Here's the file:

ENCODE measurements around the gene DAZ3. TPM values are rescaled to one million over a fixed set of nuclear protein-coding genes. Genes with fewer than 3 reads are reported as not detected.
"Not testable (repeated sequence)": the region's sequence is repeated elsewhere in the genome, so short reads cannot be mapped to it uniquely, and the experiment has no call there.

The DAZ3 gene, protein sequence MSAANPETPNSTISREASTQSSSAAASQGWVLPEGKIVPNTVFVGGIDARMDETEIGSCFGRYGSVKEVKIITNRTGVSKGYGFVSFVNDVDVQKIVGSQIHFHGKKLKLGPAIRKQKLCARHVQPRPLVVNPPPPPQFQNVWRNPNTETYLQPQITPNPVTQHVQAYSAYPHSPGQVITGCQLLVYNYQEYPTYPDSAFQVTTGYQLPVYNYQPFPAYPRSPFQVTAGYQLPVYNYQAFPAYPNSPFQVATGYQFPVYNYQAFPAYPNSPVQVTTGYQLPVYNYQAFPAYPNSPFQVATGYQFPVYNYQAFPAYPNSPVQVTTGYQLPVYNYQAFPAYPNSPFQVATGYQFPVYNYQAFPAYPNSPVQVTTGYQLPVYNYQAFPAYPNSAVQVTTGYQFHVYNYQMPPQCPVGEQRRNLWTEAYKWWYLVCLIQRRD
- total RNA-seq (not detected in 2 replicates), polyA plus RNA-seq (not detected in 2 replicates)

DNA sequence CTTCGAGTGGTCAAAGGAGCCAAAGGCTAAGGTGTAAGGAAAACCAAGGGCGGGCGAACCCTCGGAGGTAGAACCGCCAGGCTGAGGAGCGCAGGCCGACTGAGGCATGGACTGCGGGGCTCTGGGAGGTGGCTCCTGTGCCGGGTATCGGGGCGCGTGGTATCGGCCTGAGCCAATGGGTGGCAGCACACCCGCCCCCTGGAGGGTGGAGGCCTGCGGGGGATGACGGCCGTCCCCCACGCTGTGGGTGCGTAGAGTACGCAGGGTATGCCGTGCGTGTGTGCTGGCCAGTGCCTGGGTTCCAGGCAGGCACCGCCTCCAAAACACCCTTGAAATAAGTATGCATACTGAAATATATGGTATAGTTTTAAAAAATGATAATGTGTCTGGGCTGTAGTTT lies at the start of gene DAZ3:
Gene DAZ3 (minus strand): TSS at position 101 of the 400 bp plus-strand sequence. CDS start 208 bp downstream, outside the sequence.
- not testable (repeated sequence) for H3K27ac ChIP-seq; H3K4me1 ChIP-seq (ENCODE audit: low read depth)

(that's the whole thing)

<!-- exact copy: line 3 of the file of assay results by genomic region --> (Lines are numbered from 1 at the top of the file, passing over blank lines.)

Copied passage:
The DAZ3 gene, protein sequence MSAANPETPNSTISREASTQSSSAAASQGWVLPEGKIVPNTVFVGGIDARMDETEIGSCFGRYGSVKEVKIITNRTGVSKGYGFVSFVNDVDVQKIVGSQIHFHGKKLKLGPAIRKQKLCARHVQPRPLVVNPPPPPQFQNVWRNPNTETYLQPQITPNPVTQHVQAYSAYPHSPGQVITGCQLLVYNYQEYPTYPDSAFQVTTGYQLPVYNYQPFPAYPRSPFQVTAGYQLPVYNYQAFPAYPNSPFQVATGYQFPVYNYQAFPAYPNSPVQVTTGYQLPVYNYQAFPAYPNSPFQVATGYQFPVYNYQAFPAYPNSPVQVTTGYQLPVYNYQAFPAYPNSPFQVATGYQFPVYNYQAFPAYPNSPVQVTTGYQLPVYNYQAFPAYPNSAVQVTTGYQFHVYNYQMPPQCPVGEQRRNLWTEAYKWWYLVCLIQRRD